Police union chief reiterates backing for plastic bullets
As the PSNI prepares to publish a report into police methods used during the summer riots, the Police Federation has defended the controversial use of water cannon and plastic bullets.
PSNI figures (see panel on right) show that during 10 nights of the most serious rioting this summer, 350 plastic bullets were fired by police.
The largest number of plastic bullets fired at one location — 107 — was during violent disorder in north Belfast on July 12.
A total of 70 were fired during trouble in east Belfast on June 21 when officers came under live fire from both loyalist and republican paramilitaries.
The PSNI said the main reasons for firing the plastic bullets — officially known as AEPs (Attenuating Energy Projectiles) — were to protect officers, the public and to prevent an offence.
Although their use is strictly controlled, the tactics have been the subject of heated debate.
A review of the summer riots carried out by Assistant Chief Constable Alistair Finlay is due to be presented before the Policing Board early in the new year.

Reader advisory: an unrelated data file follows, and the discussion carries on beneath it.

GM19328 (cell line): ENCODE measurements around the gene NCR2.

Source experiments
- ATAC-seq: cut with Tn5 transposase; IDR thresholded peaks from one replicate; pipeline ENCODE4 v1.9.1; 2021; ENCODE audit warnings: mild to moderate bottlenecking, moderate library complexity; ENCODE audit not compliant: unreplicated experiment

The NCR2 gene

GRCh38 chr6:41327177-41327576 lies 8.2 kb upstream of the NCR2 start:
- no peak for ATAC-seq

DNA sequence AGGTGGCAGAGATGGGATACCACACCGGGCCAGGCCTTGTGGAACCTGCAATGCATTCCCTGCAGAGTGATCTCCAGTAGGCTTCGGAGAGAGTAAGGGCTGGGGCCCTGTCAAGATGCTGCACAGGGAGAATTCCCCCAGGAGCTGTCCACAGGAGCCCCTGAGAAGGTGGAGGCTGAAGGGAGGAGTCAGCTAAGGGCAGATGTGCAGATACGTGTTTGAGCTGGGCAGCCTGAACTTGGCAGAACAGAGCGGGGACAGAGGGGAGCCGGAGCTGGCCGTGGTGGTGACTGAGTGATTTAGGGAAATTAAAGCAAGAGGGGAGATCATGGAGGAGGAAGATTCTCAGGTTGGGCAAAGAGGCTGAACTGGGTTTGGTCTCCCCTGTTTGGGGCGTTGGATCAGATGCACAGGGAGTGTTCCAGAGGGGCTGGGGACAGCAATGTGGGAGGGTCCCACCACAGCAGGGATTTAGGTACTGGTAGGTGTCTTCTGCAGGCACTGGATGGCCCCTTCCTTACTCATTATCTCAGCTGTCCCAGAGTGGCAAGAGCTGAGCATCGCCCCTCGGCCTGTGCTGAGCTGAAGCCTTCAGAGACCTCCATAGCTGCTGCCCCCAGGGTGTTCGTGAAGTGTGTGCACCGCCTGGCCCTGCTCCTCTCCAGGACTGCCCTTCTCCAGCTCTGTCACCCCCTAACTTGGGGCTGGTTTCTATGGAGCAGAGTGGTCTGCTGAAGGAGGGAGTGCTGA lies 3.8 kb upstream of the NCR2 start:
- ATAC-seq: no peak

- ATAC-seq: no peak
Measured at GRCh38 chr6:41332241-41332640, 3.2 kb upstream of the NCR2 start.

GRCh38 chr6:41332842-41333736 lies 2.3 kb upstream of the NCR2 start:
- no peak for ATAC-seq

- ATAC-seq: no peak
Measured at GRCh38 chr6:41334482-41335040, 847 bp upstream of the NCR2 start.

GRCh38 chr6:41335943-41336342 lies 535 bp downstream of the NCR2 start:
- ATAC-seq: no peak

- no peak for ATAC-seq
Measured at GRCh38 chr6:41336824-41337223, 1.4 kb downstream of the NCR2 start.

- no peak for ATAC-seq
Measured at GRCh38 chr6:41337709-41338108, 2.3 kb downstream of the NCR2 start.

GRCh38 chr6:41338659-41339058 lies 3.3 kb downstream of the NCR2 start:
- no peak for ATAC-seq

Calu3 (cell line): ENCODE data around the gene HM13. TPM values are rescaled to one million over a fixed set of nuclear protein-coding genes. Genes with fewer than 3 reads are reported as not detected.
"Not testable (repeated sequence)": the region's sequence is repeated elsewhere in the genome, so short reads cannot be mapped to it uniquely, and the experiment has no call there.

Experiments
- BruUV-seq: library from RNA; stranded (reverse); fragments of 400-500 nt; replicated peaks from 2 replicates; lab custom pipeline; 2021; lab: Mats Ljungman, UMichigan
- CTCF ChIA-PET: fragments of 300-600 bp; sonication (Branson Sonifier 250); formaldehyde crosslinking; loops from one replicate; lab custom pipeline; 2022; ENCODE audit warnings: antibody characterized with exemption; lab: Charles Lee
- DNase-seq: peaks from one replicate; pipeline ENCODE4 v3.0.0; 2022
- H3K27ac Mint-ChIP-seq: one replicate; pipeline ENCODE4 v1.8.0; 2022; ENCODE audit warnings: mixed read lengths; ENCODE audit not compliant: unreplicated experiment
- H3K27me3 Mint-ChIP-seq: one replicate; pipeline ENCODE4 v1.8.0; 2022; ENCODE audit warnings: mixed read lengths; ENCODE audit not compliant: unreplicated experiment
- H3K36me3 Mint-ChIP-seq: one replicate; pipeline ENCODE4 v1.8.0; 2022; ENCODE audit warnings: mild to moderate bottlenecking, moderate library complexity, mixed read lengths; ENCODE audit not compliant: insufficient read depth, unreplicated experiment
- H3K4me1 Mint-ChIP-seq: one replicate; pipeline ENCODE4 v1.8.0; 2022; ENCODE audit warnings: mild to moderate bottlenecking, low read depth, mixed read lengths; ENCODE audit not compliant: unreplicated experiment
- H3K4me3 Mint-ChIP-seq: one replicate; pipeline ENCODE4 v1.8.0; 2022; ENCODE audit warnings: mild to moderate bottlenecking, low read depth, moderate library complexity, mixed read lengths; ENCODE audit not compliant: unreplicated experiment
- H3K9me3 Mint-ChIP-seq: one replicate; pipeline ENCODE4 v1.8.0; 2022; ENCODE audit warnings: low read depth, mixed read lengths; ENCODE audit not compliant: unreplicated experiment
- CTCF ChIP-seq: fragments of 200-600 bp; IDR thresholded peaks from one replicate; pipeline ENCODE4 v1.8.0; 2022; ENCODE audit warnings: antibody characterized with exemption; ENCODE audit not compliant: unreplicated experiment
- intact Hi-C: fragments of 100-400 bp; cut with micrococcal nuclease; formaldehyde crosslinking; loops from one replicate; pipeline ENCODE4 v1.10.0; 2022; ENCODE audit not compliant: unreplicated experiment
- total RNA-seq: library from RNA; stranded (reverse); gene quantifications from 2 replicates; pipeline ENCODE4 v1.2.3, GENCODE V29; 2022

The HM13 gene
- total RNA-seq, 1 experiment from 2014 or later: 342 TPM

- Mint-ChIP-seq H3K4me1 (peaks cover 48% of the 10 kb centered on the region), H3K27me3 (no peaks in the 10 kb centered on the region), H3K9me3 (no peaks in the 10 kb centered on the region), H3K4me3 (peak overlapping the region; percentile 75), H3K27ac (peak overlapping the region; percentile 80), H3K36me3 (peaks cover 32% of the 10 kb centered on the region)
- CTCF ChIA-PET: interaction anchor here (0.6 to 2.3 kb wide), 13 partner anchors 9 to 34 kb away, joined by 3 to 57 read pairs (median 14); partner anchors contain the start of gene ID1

Police Federation chairman Terry Spence said he is “frustrated listening to nonsense” from some politicians who reject the use of the weapons to control riot situations in Northern Ireland.
“All this talk of protecting the human rights of the criminals and the rioters — do police officers not have human rights?
“If we were to be deprived of water cannons and AEPs then officers’ lives would be at risk.”
“It is not like public order situations in England, Scotland and Wales. During public disorder here officers are faced with blast bombs, nail bombs and gunfire from rioters wanting to kill them,” said Mr Spence.
But, chairman of the Policing Board’s human rights committee Conall McDevitt (below) has claimed that the weapons do not actually make Northern Ireland a safer place and that they should no longer be deployed.
The debate over their use has been reignited following a report this week by the Home Affairs Select Committee which has rejected the use of water cannon and plastic bullets in England.
The report by MPs is at odds with a report by Her Majesty’s Inspectorate of Constabulary which recommended that tougher tactics should be used on English streets to deal with public disorder, including plastic bullets and water cannon.
DUP Policing Board member Jonathan Craig stated that “any sensible person will draw the conclusion that there should be a limited use of plastic bullets and water cannons to calm riots and save the lives of officers”.
June 20, east Belfast: 57
June 21, east Belfast: 70
June 22, east Belfast: 3
July 1, west Belfast: 10
July 9, Antrim: 15
July 9, Newtownabbey:8
July 10, Carrickfergus: 2
July 10, Newtownabbey: 10
July 11, west Belfast: 20
July 12, north Belfast: 107
July 12, west Belfast: 27
July 15, Craigavon: 17
July 16, Craigavon: 4